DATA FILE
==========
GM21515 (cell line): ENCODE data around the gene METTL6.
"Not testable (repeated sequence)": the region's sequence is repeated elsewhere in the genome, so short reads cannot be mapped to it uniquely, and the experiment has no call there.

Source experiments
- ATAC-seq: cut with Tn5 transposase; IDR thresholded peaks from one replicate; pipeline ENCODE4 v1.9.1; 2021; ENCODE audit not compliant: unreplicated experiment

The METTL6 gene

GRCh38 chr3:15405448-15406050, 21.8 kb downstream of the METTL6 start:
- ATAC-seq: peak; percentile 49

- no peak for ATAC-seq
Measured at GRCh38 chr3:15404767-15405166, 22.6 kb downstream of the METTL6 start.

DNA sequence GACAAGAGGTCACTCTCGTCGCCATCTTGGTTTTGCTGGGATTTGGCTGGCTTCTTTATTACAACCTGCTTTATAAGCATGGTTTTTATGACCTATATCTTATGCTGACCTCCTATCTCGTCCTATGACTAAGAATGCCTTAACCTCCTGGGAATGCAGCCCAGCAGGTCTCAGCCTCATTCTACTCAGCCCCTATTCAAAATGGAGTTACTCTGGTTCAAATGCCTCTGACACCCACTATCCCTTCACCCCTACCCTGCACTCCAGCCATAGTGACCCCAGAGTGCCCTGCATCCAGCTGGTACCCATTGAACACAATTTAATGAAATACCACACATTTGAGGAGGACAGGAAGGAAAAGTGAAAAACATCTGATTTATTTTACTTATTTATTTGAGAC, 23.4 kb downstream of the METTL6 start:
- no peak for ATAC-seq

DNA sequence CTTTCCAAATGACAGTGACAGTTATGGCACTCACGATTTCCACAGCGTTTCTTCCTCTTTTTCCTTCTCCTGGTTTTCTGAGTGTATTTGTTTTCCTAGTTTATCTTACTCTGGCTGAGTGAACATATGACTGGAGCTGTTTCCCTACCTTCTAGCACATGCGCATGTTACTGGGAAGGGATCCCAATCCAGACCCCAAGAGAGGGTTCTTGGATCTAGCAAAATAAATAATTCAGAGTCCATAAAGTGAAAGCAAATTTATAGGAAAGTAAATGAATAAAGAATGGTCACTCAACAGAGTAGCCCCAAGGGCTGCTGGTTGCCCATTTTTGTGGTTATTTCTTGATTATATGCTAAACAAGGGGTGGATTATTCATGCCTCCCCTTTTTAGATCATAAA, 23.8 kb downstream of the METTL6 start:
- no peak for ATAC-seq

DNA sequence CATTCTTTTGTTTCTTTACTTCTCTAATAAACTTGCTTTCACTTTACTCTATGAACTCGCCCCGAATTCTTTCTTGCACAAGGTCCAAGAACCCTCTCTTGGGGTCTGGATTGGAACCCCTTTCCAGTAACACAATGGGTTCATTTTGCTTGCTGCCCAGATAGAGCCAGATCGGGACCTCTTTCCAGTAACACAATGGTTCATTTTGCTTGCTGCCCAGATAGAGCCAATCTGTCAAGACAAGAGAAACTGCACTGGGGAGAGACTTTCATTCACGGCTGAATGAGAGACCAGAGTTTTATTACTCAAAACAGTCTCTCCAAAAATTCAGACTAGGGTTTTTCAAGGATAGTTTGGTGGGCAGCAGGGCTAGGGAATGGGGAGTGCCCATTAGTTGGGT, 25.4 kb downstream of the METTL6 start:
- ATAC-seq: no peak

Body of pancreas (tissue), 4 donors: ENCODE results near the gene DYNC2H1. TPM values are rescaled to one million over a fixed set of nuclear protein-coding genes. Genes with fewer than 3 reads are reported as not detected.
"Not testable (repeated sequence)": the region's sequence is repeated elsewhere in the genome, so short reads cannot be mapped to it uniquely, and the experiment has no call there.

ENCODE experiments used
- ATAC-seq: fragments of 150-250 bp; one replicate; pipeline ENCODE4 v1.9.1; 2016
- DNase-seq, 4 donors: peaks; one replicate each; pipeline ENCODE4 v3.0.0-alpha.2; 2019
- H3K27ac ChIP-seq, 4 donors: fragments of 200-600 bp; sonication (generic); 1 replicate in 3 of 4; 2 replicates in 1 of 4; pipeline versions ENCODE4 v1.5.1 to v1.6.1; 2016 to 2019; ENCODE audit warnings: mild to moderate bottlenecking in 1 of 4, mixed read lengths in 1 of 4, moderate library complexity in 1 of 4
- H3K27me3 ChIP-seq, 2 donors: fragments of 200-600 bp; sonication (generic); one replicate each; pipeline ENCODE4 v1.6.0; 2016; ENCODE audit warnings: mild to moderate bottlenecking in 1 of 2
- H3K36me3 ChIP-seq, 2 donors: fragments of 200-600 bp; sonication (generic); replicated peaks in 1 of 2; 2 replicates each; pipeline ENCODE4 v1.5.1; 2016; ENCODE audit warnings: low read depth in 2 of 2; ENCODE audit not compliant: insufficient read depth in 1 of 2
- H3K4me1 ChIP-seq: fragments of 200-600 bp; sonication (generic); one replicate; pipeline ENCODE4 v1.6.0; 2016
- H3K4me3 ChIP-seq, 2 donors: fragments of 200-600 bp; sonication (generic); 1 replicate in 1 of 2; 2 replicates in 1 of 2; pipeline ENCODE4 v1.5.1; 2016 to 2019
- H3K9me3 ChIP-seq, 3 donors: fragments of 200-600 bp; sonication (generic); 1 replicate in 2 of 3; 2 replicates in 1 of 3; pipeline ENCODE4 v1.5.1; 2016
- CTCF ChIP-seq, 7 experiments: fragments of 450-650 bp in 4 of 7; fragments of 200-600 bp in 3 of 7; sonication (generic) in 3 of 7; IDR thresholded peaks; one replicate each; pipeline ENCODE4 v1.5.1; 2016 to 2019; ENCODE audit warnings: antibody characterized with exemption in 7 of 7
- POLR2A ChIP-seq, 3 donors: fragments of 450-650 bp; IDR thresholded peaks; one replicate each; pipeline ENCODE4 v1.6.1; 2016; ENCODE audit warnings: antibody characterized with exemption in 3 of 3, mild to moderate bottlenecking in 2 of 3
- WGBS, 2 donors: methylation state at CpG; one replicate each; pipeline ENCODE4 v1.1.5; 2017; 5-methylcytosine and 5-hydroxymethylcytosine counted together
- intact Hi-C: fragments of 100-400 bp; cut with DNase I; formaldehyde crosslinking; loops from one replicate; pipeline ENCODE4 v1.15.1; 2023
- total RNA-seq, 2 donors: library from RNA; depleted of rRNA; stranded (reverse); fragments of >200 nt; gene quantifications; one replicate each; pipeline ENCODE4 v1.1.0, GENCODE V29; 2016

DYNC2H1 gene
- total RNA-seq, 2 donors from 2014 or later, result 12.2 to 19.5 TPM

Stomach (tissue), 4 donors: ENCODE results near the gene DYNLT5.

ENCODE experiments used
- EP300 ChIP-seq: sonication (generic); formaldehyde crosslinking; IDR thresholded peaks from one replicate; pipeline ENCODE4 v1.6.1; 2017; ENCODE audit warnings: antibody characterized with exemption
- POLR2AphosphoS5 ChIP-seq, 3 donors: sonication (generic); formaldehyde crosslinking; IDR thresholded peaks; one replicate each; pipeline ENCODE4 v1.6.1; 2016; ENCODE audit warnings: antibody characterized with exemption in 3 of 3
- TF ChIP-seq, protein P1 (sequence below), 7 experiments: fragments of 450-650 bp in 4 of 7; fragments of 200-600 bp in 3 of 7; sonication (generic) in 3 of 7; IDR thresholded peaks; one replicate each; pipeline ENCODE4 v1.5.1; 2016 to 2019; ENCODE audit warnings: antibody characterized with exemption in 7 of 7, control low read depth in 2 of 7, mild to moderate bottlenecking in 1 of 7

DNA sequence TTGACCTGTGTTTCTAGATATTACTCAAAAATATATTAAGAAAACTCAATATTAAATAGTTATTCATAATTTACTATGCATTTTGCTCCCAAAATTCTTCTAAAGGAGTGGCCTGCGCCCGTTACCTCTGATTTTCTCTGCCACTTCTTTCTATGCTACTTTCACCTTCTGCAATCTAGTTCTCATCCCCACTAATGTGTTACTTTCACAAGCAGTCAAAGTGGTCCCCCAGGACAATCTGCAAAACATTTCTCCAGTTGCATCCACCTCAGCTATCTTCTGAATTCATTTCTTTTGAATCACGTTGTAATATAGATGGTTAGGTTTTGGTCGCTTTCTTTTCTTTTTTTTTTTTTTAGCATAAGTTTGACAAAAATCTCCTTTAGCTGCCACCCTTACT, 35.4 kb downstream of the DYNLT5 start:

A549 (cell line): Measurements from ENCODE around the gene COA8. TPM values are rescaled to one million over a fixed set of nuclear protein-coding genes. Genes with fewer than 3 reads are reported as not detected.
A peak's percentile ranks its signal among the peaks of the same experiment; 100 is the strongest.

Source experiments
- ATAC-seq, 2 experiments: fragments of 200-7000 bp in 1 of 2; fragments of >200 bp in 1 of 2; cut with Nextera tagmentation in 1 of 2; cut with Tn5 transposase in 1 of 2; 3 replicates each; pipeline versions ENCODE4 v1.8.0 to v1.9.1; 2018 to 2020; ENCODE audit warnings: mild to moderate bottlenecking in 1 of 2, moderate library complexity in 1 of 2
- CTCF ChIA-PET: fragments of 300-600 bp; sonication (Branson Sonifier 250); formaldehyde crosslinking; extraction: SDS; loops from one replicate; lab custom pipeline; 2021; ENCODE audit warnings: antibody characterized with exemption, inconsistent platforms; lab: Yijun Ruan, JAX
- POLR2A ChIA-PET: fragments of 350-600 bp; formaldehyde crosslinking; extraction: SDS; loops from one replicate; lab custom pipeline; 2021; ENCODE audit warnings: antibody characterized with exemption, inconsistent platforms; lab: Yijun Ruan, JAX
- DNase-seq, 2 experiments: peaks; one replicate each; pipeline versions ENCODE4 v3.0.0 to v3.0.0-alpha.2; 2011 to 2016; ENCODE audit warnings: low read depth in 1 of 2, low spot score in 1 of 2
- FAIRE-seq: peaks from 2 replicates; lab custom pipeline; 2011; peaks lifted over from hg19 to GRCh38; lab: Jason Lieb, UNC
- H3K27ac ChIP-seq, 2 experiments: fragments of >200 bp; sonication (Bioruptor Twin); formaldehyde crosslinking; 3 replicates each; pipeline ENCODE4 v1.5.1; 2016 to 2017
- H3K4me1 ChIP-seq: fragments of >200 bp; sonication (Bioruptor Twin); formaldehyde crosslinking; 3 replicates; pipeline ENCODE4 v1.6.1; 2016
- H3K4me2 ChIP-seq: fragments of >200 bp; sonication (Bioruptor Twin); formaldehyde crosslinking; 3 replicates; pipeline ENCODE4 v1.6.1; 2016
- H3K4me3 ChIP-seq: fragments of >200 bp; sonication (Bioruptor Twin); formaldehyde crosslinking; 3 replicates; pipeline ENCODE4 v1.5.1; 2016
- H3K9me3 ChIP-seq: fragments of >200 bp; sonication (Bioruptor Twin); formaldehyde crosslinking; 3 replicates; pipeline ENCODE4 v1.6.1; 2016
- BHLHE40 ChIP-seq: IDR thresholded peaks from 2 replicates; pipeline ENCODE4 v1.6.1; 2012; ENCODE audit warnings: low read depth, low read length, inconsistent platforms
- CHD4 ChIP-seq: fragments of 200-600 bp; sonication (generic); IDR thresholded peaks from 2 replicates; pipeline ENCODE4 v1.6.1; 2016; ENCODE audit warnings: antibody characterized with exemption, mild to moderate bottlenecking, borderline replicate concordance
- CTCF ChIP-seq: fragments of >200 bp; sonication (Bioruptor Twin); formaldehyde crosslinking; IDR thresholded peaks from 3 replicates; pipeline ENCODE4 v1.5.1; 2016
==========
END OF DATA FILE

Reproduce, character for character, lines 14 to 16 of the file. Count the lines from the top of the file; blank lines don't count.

DNA sequence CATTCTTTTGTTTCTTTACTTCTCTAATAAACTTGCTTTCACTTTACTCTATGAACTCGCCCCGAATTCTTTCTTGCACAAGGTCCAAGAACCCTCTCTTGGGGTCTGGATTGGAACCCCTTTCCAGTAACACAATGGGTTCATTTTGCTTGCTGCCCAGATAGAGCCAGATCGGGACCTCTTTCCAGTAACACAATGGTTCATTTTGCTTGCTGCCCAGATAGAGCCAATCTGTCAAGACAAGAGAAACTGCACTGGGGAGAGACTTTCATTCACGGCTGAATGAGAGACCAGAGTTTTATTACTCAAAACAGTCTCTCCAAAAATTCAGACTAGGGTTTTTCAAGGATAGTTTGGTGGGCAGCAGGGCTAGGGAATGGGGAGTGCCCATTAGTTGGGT, 25.4 kb downstream of the METTL6 start:
- ATAC-seq: no peak

Body of pancreas (tissue), 4 donors: ENCODE results near the gene DYNC2H1. TPM values are rescaled to one million over a fixed set of nuclear protein-coding genes. Genes with fewer than 3 reads are reported as not detected.